Understand Energy and Water Performance Scores in LEED v4.1
The way facility managers calculate their minimum water and energy performance scores has changed in LEED v4.1. Here's what you need to know.
While there is still a minimum energy performance requirement for LEED, the way it’s calculated has changed in LEED v4.1 In the previous version of LEED for Operations and Maintenance, building teams had to achieve an Energy Star score of 75. In LEED v4.1, the minimum energy performance requirement has changed to a minimum energy performance score that is calculated based on two factors: greenhouse gas emissions and source energy. A minimum score of 40 in each area is required, based on 12 months of continuous energy monitoring. While Oaks says USGBC still strongly supports Energy Star, part of the reason for the change to this new energy performance score — guidance for which is included in the rating system itself — is to get building teams to better understand how their buildings can contribute to one of the overall goals of LEED: mitigating global climate change.
“Our emphasis with this rating system is to elevate the conversation around energy,” says Oaks. “If there is a little more complexity added, that’ll be offset by more informed project teams. They’ll be able to tackle energy use and address the larger issue of climate change.”
Water efficiency has been given added emphasis in LEED v4.1. In addition to a new water performance score prerequisite, similar to the energy performance score, water efficiency as a category also has three more points available — 15 in LEED v4.1, as opposed to 12 in LEED v4. This further weighting of water efficiency (LEED still has exactly 100 points available, and requires 40 points to achieve the Certified level) is both a response to water efficiency’s increased importance in the total picture of sustainable operations and also simply the fact that some other credits had been removed. For instance, regional priority credits are gone in LEED v4.1, and innovation credits have been reduced from six to one.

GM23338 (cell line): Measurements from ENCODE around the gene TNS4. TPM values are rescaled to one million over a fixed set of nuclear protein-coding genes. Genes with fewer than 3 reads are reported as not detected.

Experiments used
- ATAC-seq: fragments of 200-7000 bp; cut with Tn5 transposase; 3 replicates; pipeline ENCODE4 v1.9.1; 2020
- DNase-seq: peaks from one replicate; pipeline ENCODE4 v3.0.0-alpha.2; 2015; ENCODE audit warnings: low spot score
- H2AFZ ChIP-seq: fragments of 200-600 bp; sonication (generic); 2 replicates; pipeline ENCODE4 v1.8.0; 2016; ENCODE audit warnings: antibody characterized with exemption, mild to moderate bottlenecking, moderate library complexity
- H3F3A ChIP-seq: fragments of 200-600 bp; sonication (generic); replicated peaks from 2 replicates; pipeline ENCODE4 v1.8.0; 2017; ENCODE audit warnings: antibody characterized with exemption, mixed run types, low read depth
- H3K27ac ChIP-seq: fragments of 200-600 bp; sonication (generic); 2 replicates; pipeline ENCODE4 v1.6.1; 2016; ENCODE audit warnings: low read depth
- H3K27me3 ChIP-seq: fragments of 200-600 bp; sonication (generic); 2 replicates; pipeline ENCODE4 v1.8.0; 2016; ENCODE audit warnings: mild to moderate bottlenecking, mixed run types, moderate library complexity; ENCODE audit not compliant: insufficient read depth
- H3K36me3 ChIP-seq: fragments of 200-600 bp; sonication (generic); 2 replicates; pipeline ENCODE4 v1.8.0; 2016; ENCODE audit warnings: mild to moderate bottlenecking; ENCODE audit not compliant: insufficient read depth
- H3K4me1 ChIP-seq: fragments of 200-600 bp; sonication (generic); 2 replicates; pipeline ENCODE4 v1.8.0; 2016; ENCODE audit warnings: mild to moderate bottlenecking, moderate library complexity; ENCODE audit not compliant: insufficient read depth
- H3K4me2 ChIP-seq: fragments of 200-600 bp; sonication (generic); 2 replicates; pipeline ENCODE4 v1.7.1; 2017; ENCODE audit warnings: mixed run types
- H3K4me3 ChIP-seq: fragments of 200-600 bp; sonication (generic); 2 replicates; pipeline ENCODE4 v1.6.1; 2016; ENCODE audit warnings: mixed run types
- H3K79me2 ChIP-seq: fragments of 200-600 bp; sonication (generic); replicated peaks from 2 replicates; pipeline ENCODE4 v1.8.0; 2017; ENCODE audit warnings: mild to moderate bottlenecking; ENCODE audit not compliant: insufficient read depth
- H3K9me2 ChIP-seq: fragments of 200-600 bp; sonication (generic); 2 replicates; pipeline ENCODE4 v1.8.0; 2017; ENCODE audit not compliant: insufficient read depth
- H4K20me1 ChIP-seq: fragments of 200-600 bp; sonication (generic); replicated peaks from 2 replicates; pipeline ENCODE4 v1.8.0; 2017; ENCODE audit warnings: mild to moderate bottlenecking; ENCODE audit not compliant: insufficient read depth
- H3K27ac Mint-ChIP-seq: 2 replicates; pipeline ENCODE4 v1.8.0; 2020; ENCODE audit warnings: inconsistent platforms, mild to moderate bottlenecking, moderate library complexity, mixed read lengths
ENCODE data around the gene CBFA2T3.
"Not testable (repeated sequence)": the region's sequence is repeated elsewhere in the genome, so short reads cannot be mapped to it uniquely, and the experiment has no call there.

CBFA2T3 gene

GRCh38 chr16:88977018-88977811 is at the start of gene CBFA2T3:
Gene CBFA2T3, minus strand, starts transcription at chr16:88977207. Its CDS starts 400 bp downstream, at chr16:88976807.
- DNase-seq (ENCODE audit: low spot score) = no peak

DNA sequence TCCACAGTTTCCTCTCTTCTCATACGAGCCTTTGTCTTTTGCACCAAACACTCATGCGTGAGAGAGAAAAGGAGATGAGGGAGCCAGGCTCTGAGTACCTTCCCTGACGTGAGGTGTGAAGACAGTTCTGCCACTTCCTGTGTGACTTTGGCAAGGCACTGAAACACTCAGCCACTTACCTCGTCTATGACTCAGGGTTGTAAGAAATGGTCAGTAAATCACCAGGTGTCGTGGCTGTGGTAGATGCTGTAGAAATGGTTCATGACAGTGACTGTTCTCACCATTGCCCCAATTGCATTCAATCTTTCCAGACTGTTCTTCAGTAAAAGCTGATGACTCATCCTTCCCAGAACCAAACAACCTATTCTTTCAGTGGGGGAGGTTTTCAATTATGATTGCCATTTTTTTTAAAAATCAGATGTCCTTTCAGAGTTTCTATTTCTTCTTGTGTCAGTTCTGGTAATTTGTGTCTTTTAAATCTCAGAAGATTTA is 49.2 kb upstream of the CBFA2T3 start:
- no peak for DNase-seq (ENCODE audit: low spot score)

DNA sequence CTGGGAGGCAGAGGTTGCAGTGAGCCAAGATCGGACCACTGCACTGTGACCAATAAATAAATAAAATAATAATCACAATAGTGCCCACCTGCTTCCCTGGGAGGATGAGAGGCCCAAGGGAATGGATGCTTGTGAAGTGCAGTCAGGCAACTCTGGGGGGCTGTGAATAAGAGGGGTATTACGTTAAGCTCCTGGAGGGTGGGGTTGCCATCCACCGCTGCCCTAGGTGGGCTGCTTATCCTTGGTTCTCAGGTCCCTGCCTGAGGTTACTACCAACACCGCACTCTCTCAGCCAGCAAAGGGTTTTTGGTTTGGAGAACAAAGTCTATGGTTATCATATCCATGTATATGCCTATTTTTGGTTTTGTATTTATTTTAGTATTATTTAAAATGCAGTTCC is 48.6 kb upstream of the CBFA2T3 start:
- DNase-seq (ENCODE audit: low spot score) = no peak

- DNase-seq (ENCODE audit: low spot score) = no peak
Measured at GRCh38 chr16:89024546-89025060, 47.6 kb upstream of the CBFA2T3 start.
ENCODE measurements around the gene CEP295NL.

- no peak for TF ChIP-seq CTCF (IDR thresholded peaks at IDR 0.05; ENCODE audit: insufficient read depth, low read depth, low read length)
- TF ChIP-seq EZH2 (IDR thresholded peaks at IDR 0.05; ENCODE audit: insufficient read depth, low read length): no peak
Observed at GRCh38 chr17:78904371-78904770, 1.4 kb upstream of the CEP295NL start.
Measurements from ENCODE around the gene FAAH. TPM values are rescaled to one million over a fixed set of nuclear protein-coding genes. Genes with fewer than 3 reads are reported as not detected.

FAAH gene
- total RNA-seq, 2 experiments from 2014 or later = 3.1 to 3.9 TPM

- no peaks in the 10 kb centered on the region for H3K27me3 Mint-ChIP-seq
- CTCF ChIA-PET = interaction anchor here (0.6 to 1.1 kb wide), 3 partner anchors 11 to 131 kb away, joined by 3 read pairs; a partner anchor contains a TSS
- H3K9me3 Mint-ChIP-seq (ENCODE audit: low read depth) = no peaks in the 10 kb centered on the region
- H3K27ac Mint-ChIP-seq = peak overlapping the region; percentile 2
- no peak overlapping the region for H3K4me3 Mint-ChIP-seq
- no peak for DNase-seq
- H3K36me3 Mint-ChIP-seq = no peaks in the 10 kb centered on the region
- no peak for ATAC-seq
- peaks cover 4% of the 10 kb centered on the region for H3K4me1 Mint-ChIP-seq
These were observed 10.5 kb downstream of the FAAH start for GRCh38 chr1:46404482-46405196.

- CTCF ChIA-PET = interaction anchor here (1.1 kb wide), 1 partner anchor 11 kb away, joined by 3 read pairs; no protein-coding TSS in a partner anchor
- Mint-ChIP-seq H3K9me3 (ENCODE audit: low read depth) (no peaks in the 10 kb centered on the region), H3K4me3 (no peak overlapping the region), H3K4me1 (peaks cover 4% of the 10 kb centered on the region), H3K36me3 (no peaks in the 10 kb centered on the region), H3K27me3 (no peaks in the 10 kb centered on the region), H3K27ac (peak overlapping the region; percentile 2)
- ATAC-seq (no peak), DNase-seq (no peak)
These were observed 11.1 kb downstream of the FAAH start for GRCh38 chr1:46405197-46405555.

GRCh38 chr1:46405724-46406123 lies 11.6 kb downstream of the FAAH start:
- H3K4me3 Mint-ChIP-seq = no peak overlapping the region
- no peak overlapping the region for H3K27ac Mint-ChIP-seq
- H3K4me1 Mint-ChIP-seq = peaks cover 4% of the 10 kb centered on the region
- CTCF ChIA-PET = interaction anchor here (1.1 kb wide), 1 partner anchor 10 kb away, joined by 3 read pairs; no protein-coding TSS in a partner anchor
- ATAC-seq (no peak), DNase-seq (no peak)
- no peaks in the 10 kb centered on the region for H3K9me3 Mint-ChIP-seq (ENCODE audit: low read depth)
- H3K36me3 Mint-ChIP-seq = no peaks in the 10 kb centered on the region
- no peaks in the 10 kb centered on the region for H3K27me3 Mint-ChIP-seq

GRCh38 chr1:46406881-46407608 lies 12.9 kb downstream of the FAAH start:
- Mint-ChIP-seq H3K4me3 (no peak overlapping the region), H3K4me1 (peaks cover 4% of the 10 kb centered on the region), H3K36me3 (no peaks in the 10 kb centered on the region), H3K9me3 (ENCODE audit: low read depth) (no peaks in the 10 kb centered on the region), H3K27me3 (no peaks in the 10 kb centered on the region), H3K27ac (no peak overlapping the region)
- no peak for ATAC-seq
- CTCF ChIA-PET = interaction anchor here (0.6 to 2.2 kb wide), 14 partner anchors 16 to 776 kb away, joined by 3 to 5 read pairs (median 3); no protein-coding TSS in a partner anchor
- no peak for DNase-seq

Overall, the hope for the new LEED v4.1 is that it’ll bring more existing buildings into the rating system because it’s easier to use and outcomes are easier to measure and report, says Oaks. Because of its integration with Arc, recertification is easier, as well — the data is already being collected, and therefore building teams aren’t starting from scratch at recertification time.
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